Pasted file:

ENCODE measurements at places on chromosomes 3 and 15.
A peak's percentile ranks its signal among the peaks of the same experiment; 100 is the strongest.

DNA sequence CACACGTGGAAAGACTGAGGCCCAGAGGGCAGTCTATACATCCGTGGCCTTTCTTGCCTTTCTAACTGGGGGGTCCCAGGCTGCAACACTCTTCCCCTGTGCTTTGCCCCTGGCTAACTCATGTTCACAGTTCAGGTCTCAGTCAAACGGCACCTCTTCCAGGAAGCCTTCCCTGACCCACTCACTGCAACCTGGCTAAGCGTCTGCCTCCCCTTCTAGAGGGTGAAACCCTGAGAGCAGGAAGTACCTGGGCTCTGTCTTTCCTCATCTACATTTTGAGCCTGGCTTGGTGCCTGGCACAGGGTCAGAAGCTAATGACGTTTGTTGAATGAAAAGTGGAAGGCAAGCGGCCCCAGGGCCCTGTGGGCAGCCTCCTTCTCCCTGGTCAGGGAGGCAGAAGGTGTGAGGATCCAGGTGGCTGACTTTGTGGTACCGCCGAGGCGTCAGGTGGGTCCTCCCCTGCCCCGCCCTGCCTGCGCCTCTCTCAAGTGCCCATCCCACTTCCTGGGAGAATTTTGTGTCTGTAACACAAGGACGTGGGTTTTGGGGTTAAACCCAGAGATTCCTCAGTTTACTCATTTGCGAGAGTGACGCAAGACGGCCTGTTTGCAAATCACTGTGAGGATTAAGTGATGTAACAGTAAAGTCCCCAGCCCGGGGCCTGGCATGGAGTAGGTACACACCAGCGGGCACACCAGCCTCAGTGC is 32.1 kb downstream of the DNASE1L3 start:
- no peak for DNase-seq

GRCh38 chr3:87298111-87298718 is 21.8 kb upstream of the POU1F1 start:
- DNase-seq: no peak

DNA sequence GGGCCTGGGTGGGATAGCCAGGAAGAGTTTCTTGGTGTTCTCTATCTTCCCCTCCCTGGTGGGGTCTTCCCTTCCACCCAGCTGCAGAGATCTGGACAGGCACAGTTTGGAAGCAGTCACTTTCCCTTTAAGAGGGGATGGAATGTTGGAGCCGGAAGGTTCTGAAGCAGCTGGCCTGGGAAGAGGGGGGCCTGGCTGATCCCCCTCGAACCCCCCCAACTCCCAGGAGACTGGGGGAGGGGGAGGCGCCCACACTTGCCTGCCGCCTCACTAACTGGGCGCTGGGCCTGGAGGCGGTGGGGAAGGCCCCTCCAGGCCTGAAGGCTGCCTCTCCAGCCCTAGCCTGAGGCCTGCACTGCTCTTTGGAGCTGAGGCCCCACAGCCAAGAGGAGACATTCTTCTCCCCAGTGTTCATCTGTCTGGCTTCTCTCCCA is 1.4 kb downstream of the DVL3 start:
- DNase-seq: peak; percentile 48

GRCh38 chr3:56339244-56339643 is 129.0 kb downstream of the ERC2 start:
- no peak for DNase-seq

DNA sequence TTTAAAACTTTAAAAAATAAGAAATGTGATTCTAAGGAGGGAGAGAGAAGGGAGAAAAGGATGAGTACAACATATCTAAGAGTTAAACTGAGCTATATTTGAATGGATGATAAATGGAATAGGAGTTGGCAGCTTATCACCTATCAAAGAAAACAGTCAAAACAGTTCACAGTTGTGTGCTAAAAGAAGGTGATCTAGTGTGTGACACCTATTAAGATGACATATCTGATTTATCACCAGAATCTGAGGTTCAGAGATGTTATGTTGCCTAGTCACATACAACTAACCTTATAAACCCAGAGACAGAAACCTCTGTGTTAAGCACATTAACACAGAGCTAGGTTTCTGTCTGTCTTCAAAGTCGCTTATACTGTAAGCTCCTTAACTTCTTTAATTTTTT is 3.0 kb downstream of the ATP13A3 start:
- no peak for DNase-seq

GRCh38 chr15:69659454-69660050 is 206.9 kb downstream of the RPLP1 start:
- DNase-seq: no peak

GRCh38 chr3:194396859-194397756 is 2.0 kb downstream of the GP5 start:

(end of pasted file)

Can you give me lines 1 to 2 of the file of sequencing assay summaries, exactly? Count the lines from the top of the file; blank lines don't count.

ENCODE measurements at places on chromosomes 3 and 15.
A peak's percentile ranks its signal among the peaks of the same experiment; 100 is the strongest.